What, where, and who is/are the center that determine/s these edges, frontiers, and
In what way is the center itself a margin?
How does the proximity to, or distance from, borders, boundaries, and margins influence
individual and society?
How can the experiences of South Asians with borders, boundaries, and margins be
compared to those of others in different national and migratory contexts? Examples include
experiences relating to the southern and northern borders of the US, Mexican and Central
American immigration, WWII Japanese internment, Chinese Exclusionary Act, etc.
How are borders, boundaries, and margins instrumental in shaping identities that are fraught
with tensions, colored by preconceived notions, and endorsed or rejected by national,
religious, or communal norms?
Possible topics related to the theme may include
Alien, Expatriate, Migrant
Borders/Boundaries/Margins and Collective Memory
Borderlessness; Multiple Borders/Boundaries/Margins
Challenging Marginality; Activists (Malala, Anna Hazare, AAP, Gulab Gang and so on)
Colonial/Postcolonial, Imperial/Postimperial, National/Postnational
Crossing the Borders, Boundaries, or Margins; Comparative Perspectives
Daughter and Son, Sister and Brother, Mother and Father
Desi/Videshi; Diasporic Writers
Displacement, Forced Migration—Dalits, Indigenous Peoples, Ethnic Minorities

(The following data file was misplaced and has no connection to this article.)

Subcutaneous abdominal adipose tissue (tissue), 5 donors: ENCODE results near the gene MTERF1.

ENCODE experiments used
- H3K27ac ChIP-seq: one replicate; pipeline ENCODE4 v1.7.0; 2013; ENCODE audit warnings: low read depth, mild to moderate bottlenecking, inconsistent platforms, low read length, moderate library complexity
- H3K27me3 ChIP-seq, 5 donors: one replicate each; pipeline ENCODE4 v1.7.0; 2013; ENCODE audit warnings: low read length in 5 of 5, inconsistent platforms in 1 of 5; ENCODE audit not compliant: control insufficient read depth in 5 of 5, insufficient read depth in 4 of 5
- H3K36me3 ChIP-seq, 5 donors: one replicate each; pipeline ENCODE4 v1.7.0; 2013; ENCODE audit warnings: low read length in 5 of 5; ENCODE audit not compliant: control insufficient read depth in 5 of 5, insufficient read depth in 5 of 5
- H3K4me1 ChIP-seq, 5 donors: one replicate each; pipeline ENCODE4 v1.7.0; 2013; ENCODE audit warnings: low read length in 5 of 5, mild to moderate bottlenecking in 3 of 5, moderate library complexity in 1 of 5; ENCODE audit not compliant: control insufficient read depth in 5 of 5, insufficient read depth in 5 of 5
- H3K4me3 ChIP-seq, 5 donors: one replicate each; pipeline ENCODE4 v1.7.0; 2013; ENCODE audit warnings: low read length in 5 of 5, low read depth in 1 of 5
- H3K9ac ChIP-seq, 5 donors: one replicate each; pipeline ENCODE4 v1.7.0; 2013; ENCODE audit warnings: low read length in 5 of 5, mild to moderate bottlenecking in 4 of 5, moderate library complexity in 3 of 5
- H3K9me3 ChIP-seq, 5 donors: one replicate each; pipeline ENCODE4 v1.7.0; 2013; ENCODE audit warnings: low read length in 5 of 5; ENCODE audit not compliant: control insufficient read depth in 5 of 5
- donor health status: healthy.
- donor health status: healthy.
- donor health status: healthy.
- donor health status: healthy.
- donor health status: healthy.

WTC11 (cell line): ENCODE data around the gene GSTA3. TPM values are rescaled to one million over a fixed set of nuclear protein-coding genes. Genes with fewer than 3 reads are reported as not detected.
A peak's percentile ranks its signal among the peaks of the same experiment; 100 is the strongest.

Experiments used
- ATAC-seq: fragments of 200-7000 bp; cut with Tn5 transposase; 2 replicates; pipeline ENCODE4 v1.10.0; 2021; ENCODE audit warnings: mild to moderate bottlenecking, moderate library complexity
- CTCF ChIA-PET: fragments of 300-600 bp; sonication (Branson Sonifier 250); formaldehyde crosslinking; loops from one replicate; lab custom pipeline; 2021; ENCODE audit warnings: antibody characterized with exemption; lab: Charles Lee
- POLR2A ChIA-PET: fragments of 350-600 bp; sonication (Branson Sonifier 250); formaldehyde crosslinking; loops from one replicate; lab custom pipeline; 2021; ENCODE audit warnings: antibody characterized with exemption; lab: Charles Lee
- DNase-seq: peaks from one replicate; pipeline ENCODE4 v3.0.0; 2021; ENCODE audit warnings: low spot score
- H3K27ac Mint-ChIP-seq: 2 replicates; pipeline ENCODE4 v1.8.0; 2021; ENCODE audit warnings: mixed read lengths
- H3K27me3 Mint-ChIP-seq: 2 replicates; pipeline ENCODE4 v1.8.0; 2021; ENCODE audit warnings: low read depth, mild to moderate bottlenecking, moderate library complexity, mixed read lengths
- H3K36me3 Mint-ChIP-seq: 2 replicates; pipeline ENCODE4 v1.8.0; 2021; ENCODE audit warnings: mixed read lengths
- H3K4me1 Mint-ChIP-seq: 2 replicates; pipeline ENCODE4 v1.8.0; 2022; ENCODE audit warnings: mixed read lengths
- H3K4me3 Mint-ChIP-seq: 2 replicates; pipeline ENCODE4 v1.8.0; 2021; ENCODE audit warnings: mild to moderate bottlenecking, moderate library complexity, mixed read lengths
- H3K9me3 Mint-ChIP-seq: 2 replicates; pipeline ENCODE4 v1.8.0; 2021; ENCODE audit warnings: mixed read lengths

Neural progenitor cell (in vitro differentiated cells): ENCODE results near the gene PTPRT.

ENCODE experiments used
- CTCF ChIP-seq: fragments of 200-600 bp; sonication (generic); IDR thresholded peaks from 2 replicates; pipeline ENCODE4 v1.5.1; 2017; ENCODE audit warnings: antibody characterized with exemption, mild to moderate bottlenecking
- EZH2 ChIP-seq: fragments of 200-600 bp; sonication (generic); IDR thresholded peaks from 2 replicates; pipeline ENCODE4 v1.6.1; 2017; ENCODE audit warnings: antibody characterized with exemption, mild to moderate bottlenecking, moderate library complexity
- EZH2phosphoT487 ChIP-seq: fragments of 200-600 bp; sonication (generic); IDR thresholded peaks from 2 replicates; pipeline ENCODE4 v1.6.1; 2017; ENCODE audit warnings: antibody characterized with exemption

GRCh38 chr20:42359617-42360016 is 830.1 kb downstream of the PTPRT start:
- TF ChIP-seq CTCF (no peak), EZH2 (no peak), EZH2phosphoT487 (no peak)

Erasures; Demarcation; Alienation
Feminine/Masculine/Transgender; Gendered/Queer Borders and Boundaries
Genres: Literature, Cinema, Performance, Internet, Hypertext, Digital
In-between and Liminal Spaces/Locations
Internal and External / Interior and Exterior
Intersections and Ruptures; Interfaces/Conduits/Buffers
Journeys and Commemorations—Komagata Maru, Panama Maru, Indenture, WWI & II
Language; Oral and Written; Literacy and Illiteracy
Local/Regional/National; Rural/Urban; Village/City; Inner City/ West End/East End;
Marginal, Peripheral, or Central Characters/People/Experiences
Race/Color; Caste/Tribes; Class
Racial Boundaries and Sport
Refugees, Migrant Workers—farmers, business/work visa, students
Religion/Secular/Atheist; Self and Other; Human/Animal
Resistance to Borders/Boundaries/Margins; Periphery and Dissent
Vancouver's Vernacular Margins (Sadhu Binning, Ajmer Rode, Surjeet Kalsey, & so on).
Within Domestic Space; Domestic and Public; Private and Public
Please submit your abstract, bio with institutional affiliation, and a/v needs online at
by Friday, 15 August 2014. If necessary, you may instead send your 200 word abstract of your
paper and a 50-word bio-note listing your institutional affiliation, a/v request, and current email
address by the deadline to the conference co-chairs at the email address given below. The subject
line of your email should contain the words "SALA 2015." Notification of acceptance/rejection of
abstracts will be sent via email by 15 September 2014.
Please note that all accepted participants will be expected to become members of
SALA by 15 October 2014. For membership and other details, please visit the SALA
website at http://www.southasianliteraryassociation.org/
If you have any questions, please feel free to email the co-chairs Dr. Sharanpal Ruprai (Mount
Royal University) and Dr. Prabhjot Parmar (University of the Fraser Valley) at